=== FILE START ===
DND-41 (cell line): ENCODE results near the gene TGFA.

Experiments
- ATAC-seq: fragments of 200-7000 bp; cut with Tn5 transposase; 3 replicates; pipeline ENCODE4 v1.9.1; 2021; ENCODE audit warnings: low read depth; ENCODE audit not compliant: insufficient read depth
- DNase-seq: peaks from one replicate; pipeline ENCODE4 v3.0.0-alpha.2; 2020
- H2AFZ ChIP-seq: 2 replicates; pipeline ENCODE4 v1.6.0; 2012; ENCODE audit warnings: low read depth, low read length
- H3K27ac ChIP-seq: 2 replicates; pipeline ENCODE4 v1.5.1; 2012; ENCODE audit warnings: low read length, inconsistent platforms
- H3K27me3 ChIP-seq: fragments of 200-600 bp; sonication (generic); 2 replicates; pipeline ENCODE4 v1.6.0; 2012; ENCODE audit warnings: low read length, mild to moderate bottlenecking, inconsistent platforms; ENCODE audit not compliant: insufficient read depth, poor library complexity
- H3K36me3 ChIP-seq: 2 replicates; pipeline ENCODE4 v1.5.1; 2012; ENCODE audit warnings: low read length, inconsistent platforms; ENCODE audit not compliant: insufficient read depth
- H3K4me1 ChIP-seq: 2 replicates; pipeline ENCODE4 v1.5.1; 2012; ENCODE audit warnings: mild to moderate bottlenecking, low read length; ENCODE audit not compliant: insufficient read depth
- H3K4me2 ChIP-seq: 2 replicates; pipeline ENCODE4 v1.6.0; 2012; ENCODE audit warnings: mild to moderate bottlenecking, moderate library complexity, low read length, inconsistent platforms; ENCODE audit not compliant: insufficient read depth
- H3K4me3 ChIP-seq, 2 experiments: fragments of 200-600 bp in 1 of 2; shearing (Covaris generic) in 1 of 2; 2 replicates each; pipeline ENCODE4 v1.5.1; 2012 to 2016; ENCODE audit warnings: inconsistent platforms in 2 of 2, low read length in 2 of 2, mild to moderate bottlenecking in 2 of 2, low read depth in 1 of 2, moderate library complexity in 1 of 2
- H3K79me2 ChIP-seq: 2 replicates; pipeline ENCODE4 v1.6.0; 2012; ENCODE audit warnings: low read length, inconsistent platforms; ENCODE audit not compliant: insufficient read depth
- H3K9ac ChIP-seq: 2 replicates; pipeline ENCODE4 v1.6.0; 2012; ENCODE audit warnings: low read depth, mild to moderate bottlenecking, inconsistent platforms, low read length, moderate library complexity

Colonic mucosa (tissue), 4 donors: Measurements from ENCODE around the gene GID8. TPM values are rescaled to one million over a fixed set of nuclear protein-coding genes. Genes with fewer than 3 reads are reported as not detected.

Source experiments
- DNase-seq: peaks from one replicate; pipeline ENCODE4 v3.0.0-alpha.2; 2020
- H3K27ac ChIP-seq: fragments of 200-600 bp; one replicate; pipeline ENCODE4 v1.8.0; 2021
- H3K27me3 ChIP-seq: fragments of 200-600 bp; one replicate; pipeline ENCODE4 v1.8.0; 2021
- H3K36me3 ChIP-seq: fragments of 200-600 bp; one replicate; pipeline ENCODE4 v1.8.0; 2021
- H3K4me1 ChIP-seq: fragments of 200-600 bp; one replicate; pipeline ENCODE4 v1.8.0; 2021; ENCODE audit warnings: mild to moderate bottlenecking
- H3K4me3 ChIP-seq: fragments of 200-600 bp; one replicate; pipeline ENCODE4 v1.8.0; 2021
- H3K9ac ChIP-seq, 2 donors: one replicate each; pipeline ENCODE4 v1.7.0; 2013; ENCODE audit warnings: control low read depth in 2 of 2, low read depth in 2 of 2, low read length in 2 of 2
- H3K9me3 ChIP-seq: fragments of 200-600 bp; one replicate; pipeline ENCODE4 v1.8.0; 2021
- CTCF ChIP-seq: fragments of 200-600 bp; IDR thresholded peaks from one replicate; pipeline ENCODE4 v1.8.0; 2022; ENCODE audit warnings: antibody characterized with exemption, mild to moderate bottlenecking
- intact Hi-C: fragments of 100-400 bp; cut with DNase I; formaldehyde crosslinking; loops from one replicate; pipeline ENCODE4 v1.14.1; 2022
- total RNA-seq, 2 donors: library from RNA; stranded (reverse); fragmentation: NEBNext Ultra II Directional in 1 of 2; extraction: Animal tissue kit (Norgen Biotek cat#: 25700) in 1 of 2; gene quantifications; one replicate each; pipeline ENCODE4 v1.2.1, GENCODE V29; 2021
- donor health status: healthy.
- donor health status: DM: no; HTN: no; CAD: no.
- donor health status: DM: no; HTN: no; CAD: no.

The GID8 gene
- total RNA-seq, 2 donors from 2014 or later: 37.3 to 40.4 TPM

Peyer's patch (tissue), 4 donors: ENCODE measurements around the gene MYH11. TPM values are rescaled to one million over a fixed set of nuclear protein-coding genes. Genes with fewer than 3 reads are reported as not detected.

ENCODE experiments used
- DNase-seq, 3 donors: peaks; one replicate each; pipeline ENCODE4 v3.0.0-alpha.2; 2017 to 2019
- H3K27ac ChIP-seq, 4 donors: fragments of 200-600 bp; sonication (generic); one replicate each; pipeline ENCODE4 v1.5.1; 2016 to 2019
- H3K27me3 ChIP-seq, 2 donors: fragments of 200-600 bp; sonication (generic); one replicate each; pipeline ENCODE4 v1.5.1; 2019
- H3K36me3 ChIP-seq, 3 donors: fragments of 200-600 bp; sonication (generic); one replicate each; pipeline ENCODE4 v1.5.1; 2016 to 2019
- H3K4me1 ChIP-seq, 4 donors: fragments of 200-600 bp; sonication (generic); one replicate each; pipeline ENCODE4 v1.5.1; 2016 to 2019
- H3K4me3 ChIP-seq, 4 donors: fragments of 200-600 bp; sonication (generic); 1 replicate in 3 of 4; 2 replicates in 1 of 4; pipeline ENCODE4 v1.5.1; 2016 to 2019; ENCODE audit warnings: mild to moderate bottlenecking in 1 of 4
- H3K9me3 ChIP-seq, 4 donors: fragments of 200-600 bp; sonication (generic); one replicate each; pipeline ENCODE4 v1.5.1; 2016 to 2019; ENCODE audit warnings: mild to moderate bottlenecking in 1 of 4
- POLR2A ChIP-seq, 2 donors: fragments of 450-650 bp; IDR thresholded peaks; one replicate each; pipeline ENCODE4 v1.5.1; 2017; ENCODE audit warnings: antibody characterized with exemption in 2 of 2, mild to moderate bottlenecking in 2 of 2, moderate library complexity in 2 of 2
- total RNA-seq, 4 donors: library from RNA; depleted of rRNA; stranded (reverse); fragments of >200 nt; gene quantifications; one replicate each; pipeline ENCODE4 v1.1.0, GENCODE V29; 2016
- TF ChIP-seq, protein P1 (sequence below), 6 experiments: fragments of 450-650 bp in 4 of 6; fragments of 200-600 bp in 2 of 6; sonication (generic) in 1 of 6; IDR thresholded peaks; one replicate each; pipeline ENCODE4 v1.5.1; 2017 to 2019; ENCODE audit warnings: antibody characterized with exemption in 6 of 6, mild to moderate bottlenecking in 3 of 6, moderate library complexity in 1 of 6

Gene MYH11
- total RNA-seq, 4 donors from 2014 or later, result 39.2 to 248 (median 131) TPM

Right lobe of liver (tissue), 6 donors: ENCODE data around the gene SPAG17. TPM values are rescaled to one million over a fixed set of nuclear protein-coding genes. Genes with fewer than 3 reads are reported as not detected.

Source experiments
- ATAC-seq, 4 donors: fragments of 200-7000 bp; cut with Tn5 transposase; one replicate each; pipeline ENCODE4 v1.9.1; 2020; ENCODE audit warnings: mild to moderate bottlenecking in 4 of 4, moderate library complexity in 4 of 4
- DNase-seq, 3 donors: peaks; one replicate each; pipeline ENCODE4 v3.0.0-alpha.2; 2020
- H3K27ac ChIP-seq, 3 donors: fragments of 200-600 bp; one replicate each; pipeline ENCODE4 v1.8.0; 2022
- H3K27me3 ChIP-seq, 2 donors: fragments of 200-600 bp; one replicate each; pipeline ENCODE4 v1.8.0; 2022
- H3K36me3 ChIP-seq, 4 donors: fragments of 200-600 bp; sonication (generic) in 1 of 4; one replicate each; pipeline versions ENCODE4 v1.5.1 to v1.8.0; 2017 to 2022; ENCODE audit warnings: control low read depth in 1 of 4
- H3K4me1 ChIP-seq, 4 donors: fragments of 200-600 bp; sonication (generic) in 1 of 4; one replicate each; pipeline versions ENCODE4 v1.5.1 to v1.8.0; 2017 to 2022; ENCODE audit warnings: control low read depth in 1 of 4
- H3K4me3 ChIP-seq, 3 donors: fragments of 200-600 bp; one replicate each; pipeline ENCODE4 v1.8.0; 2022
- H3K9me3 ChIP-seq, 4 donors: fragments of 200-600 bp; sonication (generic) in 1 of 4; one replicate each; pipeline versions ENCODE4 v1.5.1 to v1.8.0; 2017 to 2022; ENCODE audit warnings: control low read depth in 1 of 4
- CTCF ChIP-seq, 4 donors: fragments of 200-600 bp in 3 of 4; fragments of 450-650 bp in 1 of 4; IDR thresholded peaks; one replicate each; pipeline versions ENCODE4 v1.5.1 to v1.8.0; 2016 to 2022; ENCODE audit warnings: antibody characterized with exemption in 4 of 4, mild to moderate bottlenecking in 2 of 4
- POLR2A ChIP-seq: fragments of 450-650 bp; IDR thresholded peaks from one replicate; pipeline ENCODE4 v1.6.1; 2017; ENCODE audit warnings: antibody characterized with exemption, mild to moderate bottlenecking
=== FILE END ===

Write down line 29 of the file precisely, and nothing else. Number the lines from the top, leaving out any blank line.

- donor health status: DM: no; HTN: no; CAD: no.